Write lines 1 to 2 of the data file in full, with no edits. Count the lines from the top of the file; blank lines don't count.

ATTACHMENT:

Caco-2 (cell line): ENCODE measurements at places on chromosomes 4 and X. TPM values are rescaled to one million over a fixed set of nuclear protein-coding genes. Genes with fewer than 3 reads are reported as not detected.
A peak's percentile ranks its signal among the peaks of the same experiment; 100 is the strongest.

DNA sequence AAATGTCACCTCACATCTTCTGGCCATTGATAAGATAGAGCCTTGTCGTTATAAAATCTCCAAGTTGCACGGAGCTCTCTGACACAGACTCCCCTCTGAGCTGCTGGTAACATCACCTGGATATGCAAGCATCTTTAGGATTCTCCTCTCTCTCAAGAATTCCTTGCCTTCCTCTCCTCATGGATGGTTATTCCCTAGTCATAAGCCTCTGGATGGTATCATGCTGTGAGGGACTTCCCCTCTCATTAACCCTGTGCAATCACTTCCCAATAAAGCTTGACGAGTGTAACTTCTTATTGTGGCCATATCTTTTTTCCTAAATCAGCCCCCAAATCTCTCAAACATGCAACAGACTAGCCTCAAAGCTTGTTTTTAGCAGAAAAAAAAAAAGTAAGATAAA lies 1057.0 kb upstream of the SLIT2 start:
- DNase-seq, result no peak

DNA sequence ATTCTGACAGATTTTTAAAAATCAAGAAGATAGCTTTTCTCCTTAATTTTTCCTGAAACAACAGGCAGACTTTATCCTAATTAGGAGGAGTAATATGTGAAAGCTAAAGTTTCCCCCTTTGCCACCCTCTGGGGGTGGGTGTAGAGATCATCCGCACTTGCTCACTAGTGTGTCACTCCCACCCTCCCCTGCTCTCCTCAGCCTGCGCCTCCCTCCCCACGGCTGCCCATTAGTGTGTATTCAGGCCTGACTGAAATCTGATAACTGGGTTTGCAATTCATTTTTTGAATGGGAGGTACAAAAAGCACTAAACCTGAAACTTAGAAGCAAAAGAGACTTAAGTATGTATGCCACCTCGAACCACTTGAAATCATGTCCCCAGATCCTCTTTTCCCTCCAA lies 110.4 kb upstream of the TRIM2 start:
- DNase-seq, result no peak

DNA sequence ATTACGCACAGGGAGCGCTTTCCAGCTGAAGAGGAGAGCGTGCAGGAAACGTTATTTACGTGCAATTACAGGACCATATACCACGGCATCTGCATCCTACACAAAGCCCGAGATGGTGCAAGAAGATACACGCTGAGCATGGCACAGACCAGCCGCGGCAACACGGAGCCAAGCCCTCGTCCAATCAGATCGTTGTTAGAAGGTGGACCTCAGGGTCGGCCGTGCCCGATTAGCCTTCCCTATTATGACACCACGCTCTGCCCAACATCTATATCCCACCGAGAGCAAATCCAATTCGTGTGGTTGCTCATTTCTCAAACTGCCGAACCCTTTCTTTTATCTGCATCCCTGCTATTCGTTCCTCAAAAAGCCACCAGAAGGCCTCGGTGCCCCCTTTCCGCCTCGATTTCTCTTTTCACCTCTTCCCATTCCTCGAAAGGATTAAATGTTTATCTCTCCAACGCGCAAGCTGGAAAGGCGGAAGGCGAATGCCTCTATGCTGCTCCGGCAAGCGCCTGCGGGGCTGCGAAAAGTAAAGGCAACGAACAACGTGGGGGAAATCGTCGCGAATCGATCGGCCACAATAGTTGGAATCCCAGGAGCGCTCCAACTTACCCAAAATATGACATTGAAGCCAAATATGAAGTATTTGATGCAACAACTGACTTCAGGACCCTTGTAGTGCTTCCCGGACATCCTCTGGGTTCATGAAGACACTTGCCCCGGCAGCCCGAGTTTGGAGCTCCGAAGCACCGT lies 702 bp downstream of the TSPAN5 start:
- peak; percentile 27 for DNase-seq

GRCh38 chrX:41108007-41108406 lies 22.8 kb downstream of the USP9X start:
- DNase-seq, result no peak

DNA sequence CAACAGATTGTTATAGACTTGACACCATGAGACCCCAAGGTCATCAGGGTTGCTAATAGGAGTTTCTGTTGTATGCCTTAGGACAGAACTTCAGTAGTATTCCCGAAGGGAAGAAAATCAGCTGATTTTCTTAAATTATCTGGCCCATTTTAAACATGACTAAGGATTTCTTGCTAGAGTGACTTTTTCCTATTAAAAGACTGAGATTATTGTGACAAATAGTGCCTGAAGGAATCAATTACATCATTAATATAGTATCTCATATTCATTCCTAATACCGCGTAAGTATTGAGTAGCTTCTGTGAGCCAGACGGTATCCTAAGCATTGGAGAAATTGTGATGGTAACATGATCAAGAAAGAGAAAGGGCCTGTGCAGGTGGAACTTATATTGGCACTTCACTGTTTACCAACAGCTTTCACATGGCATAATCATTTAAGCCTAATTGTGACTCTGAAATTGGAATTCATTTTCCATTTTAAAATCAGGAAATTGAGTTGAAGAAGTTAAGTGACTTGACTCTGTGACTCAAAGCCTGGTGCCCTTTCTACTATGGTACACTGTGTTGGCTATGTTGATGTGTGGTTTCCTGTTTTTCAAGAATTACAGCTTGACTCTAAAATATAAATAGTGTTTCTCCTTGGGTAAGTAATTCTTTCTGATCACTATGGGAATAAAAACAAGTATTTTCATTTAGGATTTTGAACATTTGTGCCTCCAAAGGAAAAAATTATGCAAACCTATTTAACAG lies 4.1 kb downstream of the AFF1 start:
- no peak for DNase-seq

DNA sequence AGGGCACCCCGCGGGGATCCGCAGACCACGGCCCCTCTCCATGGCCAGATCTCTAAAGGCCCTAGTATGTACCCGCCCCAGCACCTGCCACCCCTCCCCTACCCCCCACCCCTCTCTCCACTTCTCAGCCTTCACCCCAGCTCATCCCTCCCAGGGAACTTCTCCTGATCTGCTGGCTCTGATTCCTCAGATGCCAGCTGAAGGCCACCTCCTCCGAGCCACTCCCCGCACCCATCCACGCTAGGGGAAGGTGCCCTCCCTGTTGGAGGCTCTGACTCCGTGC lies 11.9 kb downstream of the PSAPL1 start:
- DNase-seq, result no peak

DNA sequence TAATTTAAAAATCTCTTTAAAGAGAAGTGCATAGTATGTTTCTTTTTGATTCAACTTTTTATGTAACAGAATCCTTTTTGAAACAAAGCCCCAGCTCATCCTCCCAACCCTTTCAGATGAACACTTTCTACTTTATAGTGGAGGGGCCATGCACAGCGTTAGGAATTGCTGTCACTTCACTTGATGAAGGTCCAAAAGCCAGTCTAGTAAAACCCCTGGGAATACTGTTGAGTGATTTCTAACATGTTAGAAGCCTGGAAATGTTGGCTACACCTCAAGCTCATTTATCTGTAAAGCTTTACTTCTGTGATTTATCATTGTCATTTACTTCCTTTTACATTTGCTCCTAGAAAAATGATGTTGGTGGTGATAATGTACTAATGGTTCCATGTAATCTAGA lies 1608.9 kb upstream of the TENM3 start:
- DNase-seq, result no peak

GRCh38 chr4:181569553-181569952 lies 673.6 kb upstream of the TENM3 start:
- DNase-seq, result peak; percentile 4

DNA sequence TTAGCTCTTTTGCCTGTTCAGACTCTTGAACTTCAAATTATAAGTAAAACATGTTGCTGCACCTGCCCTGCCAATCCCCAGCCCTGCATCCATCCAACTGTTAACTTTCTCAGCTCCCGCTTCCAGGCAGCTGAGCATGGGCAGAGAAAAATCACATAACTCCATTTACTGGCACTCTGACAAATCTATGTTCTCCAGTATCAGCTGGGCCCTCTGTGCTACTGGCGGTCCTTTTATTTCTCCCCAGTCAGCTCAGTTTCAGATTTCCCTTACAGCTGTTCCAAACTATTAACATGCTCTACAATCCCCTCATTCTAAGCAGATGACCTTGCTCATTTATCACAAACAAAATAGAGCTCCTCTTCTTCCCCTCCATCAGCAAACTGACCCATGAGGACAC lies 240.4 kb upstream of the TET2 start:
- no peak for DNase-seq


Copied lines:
Caco-2 (cell line): ENCODE measurements at places on chromosomes 4 and X. TPM values are rescaled to one million over a fixed set of nuclear protein-coding genes. Genes with fewer than 3 reads are reported as not detected.
A peak's percentile ranks its signal among the peaks of the same experiment; 100 is the strongest.